Although sceptical of Government initiatives to introduce further competition to the industry, Welsh Water is not in principle opposed to competition where there are tangible net gains. The consultation paper and other sources say that a key element of the Glas Cymru model is “significantly extending competition to the business of water and sewerage services in Welsh Water’s region through a process of competitive tendering as a result of which over 80% of Welsh Water’s costs are now established through a highly competitive process.” (page 3 of ‘Competition in the Water Industry. Position Paper prepared by Glas Cymru.).

Responsibility for the industry in Wales is a complicated matter. While Welsh Ministers can make particular secondary legislation in relation to the whole of Dwr Cymru or Dee Valley Water’s supply area it cannot necessarily make primary legislation on the same matter. A Research Note published by the National Assembly for Wales sets out its current competence: “The Welsh Government is responsible for setting the strategic policy for water in Wales, within which the following organisations operate:

  • Water companies wholly or mainly in Wales – Dwr Cymru and Dee Valley Water;
  • The economic market regulator – Ofwat;
  • The environment regulator – National Resources Wales;
  • The Drinking Water Inspectorate; and
  • Local authorities.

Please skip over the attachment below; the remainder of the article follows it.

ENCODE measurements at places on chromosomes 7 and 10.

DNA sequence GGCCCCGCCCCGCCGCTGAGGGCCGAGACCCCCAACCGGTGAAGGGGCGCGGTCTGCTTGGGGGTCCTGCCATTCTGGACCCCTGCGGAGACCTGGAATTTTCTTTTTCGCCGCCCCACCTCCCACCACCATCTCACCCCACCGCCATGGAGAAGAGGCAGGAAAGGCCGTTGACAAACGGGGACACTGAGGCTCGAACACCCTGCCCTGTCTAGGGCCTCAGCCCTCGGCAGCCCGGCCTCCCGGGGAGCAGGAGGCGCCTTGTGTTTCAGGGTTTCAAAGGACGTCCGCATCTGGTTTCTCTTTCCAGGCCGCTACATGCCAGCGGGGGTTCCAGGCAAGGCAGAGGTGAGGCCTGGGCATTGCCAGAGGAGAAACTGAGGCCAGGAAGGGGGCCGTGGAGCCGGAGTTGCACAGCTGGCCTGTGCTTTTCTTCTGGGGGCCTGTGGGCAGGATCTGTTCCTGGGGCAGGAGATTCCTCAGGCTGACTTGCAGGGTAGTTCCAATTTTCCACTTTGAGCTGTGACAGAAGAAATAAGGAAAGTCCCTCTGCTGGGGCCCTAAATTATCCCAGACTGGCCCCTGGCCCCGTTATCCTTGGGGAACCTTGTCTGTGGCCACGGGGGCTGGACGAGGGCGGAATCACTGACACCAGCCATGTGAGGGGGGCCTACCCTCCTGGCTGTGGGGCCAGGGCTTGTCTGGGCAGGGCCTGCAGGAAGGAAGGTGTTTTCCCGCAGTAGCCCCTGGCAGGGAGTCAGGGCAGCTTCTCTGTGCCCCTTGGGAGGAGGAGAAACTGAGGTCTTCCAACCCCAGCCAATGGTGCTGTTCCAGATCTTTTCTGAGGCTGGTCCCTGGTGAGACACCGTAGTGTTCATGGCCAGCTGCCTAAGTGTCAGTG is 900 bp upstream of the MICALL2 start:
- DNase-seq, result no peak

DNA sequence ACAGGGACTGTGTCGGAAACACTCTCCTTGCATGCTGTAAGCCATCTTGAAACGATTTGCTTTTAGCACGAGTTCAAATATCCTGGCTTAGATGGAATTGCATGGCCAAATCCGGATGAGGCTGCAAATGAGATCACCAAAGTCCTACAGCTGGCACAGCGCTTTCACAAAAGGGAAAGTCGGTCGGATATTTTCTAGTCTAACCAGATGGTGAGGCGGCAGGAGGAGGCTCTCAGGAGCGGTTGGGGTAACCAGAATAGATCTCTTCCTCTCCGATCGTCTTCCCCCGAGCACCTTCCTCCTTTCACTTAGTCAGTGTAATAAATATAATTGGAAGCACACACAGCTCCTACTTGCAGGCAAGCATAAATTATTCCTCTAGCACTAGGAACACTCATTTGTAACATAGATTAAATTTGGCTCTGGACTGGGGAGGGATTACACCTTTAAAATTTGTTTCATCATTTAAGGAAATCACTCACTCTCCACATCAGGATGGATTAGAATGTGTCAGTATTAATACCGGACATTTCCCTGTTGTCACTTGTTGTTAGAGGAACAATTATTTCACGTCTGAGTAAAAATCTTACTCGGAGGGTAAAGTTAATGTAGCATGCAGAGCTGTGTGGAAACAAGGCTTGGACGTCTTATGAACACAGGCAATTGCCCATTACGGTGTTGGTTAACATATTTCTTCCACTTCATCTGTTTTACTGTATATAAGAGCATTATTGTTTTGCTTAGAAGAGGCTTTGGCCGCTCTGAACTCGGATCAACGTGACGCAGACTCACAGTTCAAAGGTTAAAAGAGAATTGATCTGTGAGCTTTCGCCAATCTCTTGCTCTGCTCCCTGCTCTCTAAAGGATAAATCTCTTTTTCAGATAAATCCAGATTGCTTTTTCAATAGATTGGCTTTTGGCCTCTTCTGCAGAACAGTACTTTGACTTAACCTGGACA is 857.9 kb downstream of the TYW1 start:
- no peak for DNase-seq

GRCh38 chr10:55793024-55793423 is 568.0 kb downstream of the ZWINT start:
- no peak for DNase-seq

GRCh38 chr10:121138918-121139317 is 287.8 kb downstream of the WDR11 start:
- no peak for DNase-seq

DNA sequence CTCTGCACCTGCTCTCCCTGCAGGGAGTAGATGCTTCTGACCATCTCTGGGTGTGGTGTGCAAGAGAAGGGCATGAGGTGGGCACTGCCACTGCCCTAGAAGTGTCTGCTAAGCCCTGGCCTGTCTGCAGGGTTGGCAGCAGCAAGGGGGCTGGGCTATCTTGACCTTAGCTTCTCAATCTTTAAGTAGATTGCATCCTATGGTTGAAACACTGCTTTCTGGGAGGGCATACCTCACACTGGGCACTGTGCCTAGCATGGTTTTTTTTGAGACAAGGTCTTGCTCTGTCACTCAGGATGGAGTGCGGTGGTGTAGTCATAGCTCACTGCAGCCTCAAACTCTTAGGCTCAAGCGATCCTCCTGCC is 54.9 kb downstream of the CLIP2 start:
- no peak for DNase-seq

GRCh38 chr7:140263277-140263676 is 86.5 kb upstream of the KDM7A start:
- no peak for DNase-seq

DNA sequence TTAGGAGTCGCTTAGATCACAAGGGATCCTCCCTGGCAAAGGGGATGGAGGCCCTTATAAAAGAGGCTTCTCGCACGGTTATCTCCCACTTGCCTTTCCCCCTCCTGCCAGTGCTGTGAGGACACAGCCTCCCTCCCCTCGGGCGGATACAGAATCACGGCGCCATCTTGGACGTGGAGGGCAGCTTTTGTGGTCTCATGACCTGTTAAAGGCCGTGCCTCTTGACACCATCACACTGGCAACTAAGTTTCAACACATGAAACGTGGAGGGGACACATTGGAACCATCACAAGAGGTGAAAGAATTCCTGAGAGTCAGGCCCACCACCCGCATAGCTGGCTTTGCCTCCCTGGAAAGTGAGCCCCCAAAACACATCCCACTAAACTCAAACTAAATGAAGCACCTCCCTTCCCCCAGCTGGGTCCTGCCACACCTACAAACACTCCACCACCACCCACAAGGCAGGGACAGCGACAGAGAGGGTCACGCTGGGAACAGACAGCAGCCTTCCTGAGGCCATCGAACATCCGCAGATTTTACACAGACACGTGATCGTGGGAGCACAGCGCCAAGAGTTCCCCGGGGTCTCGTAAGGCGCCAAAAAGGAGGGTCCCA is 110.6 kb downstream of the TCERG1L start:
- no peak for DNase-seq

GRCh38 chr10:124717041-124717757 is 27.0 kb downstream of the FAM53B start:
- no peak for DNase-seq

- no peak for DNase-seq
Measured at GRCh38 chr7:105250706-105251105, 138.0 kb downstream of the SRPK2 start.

Legislative competence for the industry does not therefore lie wholly with the National Assembly for Wales. An attempt was made to rectify this perceived anomaly in January when the Commons debated a new clause to the Water Bill, first introduced in June last year, which has almost completed its passage through Parliament: a significant purpose of the Bill is to allow businesses and other non-household customers to switch supplier if they so wish.  New Clause 1 of the Bill moved by Plaid Cymru’s Hywel Williams on 6 January stated: ‘The National Assembly for Wales shall have legislative competence for water up to the geographical boundary with England.’ It was defeated by 282 votes to 6, the ayes being made up with Conservative and Lib Dem Members plus Ian Paisley Jr of the Democratic Unionist Party. Hywel Williams lost the vote but won a victory of sorts highlighting the genuine advantages of Welsh Water’s not-for-profit model for delivering high quality water and sewerage services at a fair price – there have been below-inflation price rises for the past three years –  to its domestic and business customers.

The present UK coalition government is intent on breaking up the existing water industry as it believes it is complacent and inefficient. Initially all companies are being required to separate off their retail functions and this will allow other retail companies to bid against the incumbent company for the provision of water and waste services. The government’s intention is to first subject the commercial and business sector to competition leaving the domestic customers to some future as yet unspecified date. Even if the Labour Party win the next general election it is far from clear what the policy position is for the UK’s water industry.